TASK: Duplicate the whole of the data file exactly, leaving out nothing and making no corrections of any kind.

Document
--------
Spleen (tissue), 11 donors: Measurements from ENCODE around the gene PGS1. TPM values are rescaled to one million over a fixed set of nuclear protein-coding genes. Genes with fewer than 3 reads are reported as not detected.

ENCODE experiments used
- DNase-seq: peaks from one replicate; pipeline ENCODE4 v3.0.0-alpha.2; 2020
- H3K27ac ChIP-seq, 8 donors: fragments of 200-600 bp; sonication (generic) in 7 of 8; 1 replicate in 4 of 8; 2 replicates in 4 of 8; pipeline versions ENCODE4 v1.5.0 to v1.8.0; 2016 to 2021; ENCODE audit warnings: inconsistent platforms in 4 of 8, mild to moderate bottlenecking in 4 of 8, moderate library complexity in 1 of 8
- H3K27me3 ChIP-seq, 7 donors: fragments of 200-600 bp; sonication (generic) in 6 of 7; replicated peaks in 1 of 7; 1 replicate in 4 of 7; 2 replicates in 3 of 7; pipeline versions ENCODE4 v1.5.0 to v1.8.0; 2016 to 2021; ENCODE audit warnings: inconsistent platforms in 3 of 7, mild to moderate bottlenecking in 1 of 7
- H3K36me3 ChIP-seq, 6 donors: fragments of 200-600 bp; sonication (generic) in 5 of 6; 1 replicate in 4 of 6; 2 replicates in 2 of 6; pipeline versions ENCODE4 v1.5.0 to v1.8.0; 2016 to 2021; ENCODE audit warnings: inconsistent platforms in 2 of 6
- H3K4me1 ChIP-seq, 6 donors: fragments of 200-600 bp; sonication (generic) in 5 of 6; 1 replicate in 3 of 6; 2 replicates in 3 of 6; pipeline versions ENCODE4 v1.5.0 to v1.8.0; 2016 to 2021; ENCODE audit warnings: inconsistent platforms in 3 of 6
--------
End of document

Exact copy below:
Spleen (tissue), 11 donors: Measurements from ENCODE around the gene PGS1. TPM values are rescaled to one million over a fixed set of nuclear protein-coding genes. Genes with fewer than 3 reads are reported as not detected.

ENCODE experiments used
- DNase-seq: peaks from one replicate; pipeline ENCODE4 v3.0.0-alpha.2; 2020
- H3K27ac ChIP-seq, 8 donors: fragments of 200-600 bp; sonication (generic) in 7 of 8; 1 replicate in 4 of 8; 2 replicates in 4 of 8; pipeline versions ENCODE4 v1.5.0 to v1.8.0; 2016 to 2021; ENCODE audit warnings: inconsistent platforms in 4 of 8, mild to moderate bottlenecking in 4 of 8, moderate library complexity in 1 of 8
- H3K27me3 ChIP-seq, 7 donors: fragments of 200-600 bp; sonication (generic) in 6 of 7; replicated peaks in 1 of 7; 1 replicate in 4 of 7; 2 replicates in 3 of 7; pipeline versions ENCODE4 v1.5.0 to v1.8.0; 2016 to 2021; ENCODE audit warnings: inconsistent platforms in 3 of 7, mild to moderate bottlenecking in 1 of 7
- H3K36me3 ChIP-seq, 6 donors: fragments of 200-600 bp; sonication (generic) in 5 of 6; 1 replicate in 4 of 6; 2 replicates in 2 of 6; pipeline versions ENCODE4 v1.5.0 to v1.8.0; 2016 to 2021; ENCODE audit warnings: inconsistent platforms in 2 of 6
- H3K4me1 ChIP-seq, 6 donors: fragments of 200-600 bp; sonication (generic) in 5 of 6; 1 replicate in 3 of 6; 2 replicates in 3 of 6; pipeline versions ENCODE4 v1.5.0 to v1.8.0; 2016 to 2021; ENCODE audit warnings: inconsistent platforms in 3 of 6